Nominated for four Academy Awards, including Best Picture, Philomena is based on journalist Martin Sixsmith’s book, The Lost Child of Philomena Lee (2009). Lee is, in fact, a real woman who, with the assistance of Sixsmith, embarked on a quest in the early-2000s to track down the son she gave up for adoption 50 years earlier. It’s important to note the film’s opening title card, which informs us that what we’re about to see was only “inspired by” true events.
The book, which focused more specifically on the life of Michael Hess (Lee’s biological child), was deemed a fictionalization by some of the very people depicted within its pages (including Hess’ professional associate Susan Kavanagh). The film takes even greater liberties in telling Lee’s story.
What does this mean in terms of Philomena‘s relative entertainment value? Director Stephen Frears, working from a screenplay by producer-star Steve Coogan, has crafted an entertaining tale. At a base level, the impetus for the story checks out. Irishwoman Philomena (Judi Dench) was a young adult when she willingly signed over her parental rights to the Catholic church’s orphanage. Three years later, her son was adopted by Americans. She kept his existence a secret well into her life, not even telling her own adult daughter, Jane (Anna Maxwell Martin). When Philomena finally spills the beans, insisting the child was taken from her (a claim she contradicts later in the film), Jane encourages her to find someone to help tell her story.
Former BBC correspondent Martin Sixsmith (Coogan) has just lost his government job (amidst some poorly-explained controversy), not to mention his religious faith. While mulling over a plan to write a book about Russian history, he is approached by Jane about taking on her mother’s story. He initially scoffs at the idea of writing a “human interest” story, the type of puff piece he normally scorns. He needs the money though. Off he goes to America, accompanying Philomena, in search of a publishable story to satisfy the paper which agreed to fund the investigation.
If you don’t already know how the story unfolds, Philomena offers some genuinely effective surprises as Philomena discovers who her son is and what kind of life he led after leaving Ireland. There are some flashbacks to a young Philomena (Sophie Kennedy Clark) at the nunnery in which she worked, depicted as a painfully naive young woman. The nuns are depicted as unremorseful villains, utterly unsympathetic to the plight of Philomena—both as a young and older woman.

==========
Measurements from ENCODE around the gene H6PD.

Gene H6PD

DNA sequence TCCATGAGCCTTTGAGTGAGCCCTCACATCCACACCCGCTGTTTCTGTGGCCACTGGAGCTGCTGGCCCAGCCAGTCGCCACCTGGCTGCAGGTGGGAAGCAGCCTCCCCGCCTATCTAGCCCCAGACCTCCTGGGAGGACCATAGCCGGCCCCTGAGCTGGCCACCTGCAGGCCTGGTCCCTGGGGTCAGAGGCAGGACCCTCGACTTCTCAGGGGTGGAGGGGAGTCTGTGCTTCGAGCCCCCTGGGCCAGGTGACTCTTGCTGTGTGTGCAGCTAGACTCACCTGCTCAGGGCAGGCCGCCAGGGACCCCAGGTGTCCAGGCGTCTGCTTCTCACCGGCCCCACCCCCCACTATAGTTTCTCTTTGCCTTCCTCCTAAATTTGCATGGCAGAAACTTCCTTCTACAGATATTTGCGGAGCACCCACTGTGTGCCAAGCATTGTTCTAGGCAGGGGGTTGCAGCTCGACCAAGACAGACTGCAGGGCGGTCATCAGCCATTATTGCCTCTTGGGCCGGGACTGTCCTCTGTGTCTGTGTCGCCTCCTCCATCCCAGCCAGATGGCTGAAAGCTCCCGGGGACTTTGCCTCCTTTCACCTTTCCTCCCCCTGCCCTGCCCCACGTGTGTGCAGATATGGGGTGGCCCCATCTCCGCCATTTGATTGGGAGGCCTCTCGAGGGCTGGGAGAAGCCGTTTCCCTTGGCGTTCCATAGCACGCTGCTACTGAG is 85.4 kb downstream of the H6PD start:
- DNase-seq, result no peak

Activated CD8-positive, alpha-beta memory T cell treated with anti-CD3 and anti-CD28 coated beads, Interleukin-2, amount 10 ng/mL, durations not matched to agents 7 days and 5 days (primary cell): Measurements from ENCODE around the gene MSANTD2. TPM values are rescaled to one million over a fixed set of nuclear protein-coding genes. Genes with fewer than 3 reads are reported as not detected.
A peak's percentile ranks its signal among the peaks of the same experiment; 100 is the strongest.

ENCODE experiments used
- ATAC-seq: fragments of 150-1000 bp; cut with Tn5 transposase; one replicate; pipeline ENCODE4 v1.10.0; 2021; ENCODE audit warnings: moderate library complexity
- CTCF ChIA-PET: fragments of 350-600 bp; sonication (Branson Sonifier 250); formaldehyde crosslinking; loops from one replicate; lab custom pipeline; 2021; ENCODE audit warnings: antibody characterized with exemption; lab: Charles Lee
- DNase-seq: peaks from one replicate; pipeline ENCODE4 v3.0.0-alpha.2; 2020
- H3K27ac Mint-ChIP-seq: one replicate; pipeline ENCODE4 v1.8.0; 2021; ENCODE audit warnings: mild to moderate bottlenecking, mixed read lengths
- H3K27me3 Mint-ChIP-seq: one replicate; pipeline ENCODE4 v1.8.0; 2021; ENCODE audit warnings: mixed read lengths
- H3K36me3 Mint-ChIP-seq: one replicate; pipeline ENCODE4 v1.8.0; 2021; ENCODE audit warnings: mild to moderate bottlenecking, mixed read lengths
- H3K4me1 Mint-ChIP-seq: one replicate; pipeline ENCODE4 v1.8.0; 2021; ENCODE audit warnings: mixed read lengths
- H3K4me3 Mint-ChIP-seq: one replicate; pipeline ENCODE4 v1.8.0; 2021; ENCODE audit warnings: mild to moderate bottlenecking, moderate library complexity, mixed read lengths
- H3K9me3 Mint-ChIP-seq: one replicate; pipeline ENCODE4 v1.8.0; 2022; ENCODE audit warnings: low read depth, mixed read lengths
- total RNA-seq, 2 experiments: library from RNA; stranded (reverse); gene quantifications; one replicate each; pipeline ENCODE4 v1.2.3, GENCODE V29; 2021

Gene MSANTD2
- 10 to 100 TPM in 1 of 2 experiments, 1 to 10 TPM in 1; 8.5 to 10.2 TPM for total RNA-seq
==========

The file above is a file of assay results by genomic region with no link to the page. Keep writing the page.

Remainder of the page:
Dench plays the title role with such winning good humor, we can’t help but root for her. But as depicted in the film, Philomena doesn’t come off as a very intelligent individual. Her oft-repeated mantra that her child was forcibly taken from her is at odds with her admission that she signed a closed adoption agreement without coercion.
As for Coogan, he’s a revelation. Normally recognized for comic performances (Tropic Thunder, Hamlet 2), he delivers a finely-nuanced portrait of a slightly self-centered opportunist who learns to set aside his professional aspirations in order to help another person. Martin’s dedication to Philomena is touching and believable. Coogan’s screenplay (co-written with Jeff Pope) is undeniably manipulative, however. Apparently there is truth in the utter lack of cooperation on the part of the nuns who found a family for Philomena’s son. They are depicted as not wanting to help reunite the long-separated parent and child. But entire scenes, including those involving an elderly Sister Hildegarde (Barbara Jefford) who was deceased by the time Sixsmith began investigating with Philomena, are manufactured out of whole cloth.
Anchor Bay’s Blu-ray offers a warm, glowing presentation of Robbie Ryan’s cinematography. Flashback sequences appear to have been given an intentionally dated look, with a bit more grain and less saturated color than the contemporary scenes. Those flashbacks were apparently shot on 16mm film and as such offer a slightly softer focus than the rest. The DTS-HD MA 5.1 lossless soundtrack is nothing to get excited about, given the generally quiet nature of the film. But for what it is, it sounds great. Dialogue is crisp and Alexandre Desplat’s Oscar-nominated score is well integrated in the mix.
Extras include a commentary by screenwriter Coogan and Pope, a 9-minute interview with Judi Dench, an all-too-brief two-minute bit featuring the real Philomena Lee, and a 24-minute “Q&A with Steve Coogan” (taped after a December 2013 screening in Los Angeles). The package also includes an UltraViolet digital copy.
If a “true story” requires significant retooling in order to make it a compelling film, is it still worth telling? Philomena walks a very fine line between fact and fiction—with a liberal dose of conjecture thrown into the mix. The result is an entertaining movie that many are likely to find heartwarming. Most of those viewers won’t look any further into the facts behind the adaptation, but those who do just might feel a bit cheated by the filmmakers’ artistic liberties.[amazon template=iframe image&chan=default&asin=B00GSBNFP2]